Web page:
study groups. A small difference in BP (3.2/1.6
mmHg in favour of candesartan) may explain
the reduction in non-fatal stroke observed in
patients receiving candesartan.
The Valsartan Antihypertensive Long-term
Use Evaluation (VALUE) study evaluated the
hypothesis that, for an equivalent degree of BP
lowering, the AIIA valsartan would be more
effective than the CCB amlodipine in preventing

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cardiac morbidity and mortality.8 Hypertensive
patients at high risk of cardiac events (n=15,245)
were randomised to receive valsartan (80 to 160
mg daily) or amlodipine (5 to 10 mg daily). After
a median follow-up of 4.2 years, no differences
between the two groups occurred with respect
to the primary composite endpoint of cardiac
morbidity and mortality or all-cause mortality,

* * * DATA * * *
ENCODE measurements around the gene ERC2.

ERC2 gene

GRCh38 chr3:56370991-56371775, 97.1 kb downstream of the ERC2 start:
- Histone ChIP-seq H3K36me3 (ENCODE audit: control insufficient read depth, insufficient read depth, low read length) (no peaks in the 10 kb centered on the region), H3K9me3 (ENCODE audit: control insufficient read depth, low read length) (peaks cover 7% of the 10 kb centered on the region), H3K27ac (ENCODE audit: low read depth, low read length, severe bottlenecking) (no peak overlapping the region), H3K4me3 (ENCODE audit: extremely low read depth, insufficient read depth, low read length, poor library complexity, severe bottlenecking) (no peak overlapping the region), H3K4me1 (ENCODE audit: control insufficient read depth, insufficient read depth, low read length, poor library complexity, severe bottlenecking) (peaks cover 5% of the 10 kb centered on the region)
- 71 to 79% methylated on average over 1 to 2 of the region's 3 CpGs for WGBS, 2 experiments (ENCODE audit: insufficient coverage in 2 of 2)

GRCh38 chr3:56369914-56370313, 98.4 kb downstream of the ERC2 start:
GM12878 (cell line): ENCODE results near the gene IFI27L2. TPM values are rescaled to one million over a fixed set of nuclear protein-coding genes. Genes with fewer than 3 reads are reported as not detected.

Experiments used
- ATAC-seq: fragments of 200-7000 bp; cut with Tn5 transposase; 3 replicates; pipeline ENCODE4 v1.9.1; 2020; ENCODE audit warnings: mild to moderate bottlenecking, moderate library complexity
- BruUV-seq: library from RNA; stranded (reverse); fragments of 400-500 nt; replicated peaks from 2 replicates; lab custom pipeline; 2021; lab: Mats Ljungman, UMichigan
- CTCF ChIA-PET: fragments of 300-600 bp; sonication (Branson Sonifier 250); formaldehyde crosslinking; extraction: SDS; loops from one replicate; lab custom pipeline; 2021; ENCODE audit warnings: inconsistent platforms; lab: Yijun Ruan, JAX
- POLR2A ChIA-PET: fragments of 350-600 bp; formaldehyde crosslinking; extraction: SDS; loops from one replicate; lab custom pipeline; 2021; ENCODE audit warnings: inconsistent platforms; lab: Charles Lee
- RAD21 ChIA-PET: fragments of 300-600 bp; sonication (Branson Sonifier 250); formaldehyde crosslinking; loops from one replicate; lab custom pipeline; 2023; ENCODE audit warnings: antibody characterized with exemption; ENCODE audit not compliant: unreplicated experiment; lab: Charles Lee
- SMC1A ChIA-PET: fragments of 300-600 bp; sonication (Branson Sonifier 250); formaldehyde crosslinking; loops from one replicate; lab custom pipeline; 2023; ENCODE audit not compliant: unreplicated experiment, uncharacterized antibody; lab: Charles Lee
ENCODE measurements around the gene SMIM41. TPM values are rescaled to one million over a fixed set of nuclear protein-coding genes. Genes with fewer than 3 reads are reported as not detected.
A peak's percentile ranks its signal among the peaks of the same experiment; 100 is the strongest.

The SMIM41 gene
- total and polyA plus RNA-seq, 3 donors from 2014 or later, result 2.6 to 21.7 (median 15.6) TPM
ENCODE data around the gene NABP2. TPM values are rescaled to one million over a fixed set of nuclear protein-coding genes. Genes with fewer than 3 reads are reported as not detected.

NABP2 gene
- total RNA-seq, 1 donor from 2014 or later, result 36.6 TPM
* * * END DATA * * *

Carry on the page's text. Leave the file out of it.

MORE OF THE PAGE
although fewer patients in the amlodipine group
experienced an MI (HR=1.19, p<0.02). As with the
SCOPE study above, the BPs achieved in the two
study groups were dissimilar, particularly during
the first six months of therapy. For example,
fewer valsartan-treated patients than amlodipinetreated patients achieved the combined systolic
and diastolic target BP of < 140/90 mmHg (56%
vs. 62%, respectively).

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Heart Failure
Evidence consistent with a central role of Ang
II in the pathophysiology of heart failure comes
from three large, randomised double-blind trials
Losartan Heart Failure Survival Study (ELITE
II), Valsartan Heart Failure Trial (Val-HeFT),
and Candesartan in Heart Failure Assessment of
Reduction in Mortality and Morbidity (CHARM).

CHARM-Added involved patients with ejection


fractions of 40% taking optimum doses of
ACE-I; CHARM-Alternative involved heart failure
patients with ejection fractions < 40% who
were ACE-I intolerant; and CHARM-Preserved
involved patients with symptomatic failure and
preserved systolic function (ejection fraction
> 40%).11-13 Each study compared candesartan to